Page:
Steve Jobs also discovered Buddhist philosophy, and tried to practice Zen Buddhism as he understood it. He spent a lot of time walking barefoot when discussing practical matters with his colleagues, and visitors. He also wore the yellow robes of a bhikkhu, and undertook a visit to India, with a girl friend, to meet an ideological ‘guru’ or Maharishi. Walking while engaged in serious discussion was akin to the practice of walking meditation in Buddhism, although the pilgrimage to India with a partner was hardly a comparable event. It is a matter for regret that Steve Jobs did not ever visit Ceylon, as we were till 1972, or Sri Lanka thereafter. Had he done so, as the gifted Chilean poet Pablo Neruda who won the Nobel Prize for Literature in 1971 did in the 1930s, who knows what may have been the result. For example, he may even have inspired our national development efforts in ways that would have prevented the two futile insurrections undertaken by disgruntled youth mentioned above. (In passing, Pablo Neruda was the pen name and, later, legal name of the Chilean poet, diplomat and politician Neftali Ricardo Reyes Basoalto. He chose his pen name after the Czech poet Jan Neruda).


In India, an important anniversary is celebrated every October that should have interested Steve: October 14, 1956, the day when Dr B R Ambedkar, the first President of India, and an incredible three lakhs of his followers were converted to Buddhism at a place in Nagpur which is now called Deeksha Bhoomi. Lakhs of Dalits across India gather at the place to remember their "Babasaheb" and to celebrate the Dhammachakra Pravartan Din. (The Hindu, October 14, 2013). Apart from Babasaheb Ambdekar, it is appropriate to mention Che Guevera, and Steve Jobs, together, in a book review of Walter Isaacson’s life of Steve Jobs, because October 8, 2011 was the day when Che was captured by Bolivian military forces while trying to start a revolution in Bolivia. He was killed on October 9, which date is now recognized as a day to celebrate the lives of martyrs in Latin America.


As for Steve Jobs, October 5, 2011 was the date of his untimely death due to recurring cancer, "with members of his family around him, touching him" as Walter Isaacson wrote. Then on October 16, a formal memorial service was held in Stanford’s Memorial Church attended by a hundred or so guests including US VIPP, Bill Clinton, Al Gore, Bill Gates and Larry Page, among others. Three days later another service was held on the Apple campus in Palo Alto, California, where Steve Job’s own voice in a recording, over the crowd: ‘Here’s to the crazy ones. The misfits. The rebels. The trouble makers. The round pegs in the square holes. The ones who see things differently’ " as Isaacson wrote.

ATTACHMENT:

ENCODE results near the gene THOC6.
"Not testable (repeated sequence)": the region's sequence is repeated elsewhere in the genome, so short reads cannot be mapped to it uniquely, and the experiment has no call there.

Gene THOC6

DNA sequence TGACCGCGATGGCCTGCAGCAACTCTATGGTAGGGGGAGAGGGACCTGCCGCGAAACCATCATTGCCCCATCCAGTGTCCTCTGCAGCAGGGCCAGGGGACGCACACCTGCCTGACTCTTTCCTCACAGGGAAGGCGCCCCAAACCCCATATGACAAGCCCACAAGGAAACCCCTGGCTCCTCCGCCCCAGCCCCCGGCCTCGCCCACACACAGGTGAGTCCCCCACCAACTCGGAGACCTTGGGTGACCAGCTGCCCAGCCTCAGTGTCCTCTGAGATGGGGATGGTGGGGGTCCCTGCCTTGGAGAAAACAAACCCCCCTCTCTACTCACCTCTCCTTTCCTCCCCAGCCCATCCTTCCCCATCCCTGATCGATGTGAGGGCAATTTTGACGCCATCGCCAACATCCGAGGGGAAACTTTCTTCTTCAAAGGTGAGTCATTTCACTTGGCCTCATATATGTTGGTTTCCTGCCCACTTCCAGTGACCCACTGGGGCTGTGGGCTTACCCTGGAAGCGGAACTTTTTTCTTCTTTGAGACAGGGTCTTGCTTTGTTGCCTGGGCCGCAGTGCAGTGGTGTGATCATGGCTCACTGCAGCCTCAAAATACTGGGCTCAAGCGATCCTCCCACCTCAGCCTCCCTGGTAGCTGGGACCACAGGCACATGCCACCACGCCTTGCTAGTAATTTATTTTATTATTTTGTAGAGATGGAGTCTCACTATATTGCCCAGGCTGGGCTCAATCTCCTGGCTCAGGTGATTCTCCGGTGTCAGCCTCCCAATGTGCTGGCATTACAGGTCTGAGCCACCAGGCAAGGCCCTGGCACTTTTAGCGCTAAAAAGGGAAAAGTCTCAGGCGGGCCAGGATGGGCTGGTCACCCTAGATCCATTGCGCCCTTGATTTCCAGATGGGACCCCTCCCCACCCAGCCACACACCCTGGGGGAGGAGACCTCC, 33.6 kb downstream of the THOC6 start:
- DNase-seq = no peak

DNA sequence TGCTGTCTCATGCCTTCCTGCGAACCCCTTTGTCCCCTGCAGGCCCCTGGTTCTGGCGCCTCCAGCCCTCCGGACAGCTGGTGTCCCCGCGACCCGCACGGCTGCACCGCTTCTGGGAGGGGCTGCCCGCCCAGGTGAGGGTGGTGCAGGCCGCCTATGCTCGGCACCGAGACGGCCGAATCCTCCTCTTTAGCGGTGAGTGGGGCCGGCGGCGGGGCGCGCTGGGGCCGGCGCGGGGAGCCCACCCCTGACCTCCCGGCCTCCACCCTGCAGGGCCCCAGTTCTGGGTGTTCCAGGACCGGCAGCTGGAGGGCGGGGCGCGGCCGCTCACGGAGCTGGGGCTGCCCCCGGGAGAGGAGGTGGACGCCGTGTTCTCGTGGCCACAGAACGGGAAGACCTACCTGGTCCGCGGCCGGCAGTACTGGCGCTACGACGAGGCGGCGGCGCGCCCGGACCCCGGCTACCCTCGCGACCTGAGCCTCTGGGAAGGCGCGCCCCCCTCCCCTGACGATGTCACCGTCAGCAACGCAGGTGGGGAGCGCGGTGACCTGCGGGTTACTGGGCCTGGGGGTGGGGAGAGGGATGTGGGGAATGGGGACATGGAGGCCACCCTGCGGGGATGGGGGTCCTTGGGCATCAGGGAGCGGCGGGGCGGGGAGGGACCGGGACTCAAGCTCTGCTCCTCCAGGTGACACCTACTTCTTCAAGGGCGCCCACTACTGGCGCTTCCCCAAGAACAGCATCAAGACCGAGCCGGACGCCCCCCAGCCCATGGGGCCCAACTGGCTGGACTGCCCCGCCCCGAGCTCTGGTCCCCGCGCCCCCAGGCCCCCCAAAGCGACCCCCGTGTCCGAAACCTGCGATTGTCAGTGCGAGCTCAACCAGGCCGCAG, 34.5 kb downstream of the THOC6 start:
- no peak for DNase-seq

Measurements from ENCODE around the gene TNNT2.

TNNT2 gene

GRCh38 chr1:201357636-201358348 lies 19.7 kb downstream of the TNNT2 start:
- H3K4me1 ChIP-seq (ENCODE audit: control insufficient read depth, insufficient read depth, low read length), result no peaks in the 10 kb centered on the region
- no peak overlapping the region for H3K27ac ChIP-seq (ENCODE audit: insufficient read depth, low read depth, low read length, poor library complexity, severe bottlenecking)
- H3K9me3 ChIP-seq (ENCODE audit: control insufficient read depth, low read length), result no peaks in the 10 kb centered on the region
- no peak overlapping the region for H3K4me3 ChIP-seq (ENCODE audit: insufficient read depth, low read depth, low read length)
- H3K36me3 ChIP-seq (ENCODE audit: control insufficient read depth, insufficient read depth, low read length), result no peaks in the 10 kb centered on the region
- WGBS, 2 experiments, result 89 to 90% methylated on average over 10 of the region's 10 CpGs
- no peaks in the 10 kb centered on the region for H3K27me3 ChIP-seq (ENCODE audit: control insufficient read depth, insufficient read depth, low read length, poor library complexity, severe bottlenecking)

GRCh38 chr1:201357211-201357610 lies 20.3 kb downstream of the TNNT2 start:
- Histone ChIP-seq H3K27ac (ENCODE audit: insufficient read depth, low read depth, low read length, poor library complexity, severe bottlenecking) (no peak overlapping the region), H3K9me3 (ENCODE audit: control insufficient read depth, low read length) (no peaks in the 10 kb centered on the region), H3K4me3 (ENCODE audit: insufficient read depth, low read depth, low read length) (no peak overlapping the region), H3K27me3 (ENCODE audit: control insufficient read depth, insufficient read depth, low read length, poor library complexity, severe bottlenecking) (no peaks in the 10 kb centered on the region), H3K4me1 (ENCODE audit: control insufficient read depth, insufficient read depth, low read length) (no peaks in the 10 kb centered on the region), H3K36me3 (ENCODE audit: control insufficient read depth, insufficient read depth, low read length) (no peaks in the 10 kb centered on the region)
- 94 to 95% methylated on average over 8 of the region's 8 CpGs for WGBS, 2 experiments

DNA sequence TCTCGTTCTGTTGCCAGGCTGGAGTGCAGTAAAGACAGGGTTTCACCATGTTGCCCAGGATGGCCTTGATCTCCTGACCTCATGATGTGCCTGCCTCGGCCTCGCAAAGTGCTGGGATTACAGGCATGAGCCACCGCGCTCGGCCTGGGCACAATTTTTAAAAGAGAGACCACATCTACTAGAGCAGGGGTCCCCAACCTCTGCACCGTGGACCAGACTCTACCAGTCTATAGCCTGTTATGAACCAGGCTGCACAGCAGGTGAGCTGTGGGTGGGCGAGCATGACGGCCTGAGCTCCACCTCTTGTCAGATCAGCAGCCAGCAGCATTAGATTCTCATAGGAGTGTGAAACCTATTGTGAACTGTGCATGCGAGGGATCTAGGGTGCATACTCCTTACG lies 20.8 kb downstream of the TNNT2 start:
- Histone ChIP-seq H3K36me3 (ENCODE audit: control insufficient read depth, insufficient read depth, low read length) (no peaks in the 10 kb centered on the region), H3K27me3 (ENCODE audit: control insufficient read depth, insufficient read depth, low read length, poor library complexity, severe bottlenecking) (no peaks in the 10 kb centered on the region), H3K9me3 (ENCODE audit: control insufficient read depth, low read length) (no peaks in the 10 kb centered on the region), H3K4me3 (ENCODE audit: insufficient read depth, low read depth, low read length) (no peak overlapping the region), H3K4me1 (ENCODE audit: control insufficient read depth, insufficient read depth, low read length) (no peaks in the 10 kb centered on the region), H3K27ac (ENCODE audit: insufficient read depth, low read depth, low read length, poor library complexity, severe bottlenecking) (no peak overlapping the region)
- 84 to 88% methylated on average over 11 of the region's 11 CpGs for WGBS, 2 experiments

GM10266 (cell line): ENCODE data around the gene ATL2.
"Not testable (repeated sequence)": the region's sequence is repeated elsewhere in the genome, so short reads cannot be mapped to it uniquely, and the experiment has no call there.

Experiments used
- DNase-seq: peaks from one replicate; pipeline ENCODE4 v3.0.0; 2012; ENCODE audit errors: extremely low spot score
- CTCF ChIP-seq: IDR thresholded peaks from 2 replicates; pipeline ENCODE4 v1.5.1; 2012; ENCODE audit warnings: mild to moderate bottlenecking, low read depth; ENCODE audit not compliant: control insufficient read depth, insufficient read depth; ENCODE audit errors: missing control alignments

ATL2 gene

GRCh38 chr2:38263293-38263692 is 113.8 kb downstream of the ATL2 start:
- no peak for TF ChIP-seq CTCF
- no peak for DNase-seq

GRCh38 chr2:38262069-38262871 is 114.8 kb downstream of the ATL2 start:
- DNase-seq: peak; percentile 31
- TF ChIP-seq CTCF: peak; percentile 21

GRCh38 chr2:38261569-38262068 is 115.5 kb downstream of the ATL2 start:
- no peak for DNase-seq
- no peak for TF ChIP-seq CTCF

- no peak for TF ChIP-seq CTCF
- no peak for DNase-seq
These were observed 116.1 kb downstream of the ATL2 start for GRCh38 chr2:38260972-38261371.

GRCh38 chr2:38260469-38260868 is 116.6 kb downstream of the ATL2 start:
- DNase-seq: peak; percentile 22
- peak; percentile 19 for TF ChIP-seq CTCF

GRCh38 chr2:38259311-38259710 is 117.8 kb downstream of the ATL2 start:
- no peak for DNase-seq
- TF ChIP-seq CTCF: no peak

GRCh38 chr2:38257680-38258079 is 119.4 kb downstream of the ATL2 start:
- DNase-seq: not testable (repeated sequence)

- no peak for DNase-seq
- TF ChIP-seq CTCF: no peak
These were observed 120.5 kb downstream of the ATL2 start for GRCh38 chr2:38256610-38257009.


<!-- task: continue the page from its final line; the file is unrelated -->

October 2013, the world of computer geeks would remember Steve Jobs with the admiration that his unique life and work evokes in computer aficionados of all ages. Such persons know the bare facts of his life, especially how his lifelong friendship with Steve Wozniak, began in his father’s garage in Palo Alto. Woz as he was known, was five years senior to Steve Jobs, and was temperamentally quite the opposite of his friend. Woz was scrupulously honest in word and deed, while Steve tended to change his opinion according to his binary style, oft times starting with condemnation of another’s creative idea, and later even developing it as his own! Nevertheless both Woz and Steve harmonized in their creative work together with remarkable achievements in the development of a variety of electronic devices, as is well known. More details are available "online" for those interested.


There had been public protests by the local Baptist church against Steve Jobs’ funeral because he was not a Christian. There had even been persons ‘in yellow robes’, obviously Buddhist priests, for whom police protection had been provided. According to Walter Issacson, among tributes at the memorial service on October 16, 2011 had been the singing of "Swing low sweet chariot, coming for to carry me home" by Joan Baez, one of Steve’s former dating partners. After reading about this, what crossed this writermind was another line of the song: "I looked over Jordan and what did I see, coming for to carry me home, a band of angels coming after me……" The fact that the river Jordan passes through Syria, the birthplace of Steve’s biological father came home to me.


Incidentally, I had met Joan’s father Albert Baez, the world famous physicist, at a Pugwash conference in Stanford University, CA, in 1987. He was of Cuban origin, but he had worked in advanced physics in Baghdad, in Iraq, and his participation in Pugwash was as a world renowned physicist. My brother Eustace, a physicist himself, was in Mountain View, California at that time, as founder Executive Director of the Silicon Valley Science Centre in San Jose. Eustace and I visited Albert Baez at his home in Woodside, CA, where he related stories about his famous daughter, and joked that he was used to even being introduced as Joan Baez’ father!


Conclusion


This essay was written in Seattle, Washington state, USA during the past two weeks, as this great country was going through an unprecedented experience, a shutdown of the government. A few hours ago a total collapse was barely averted with a Resolution in the House of Representatives carried by 285 votes to 144 barely a hour before the deadline of 12 midnight on October 16, 2013. In a House of 432 elected members a simple majority of 217 votes was required, and this was achieved comfortably.


D.L.O. Mendis


October 17, 2013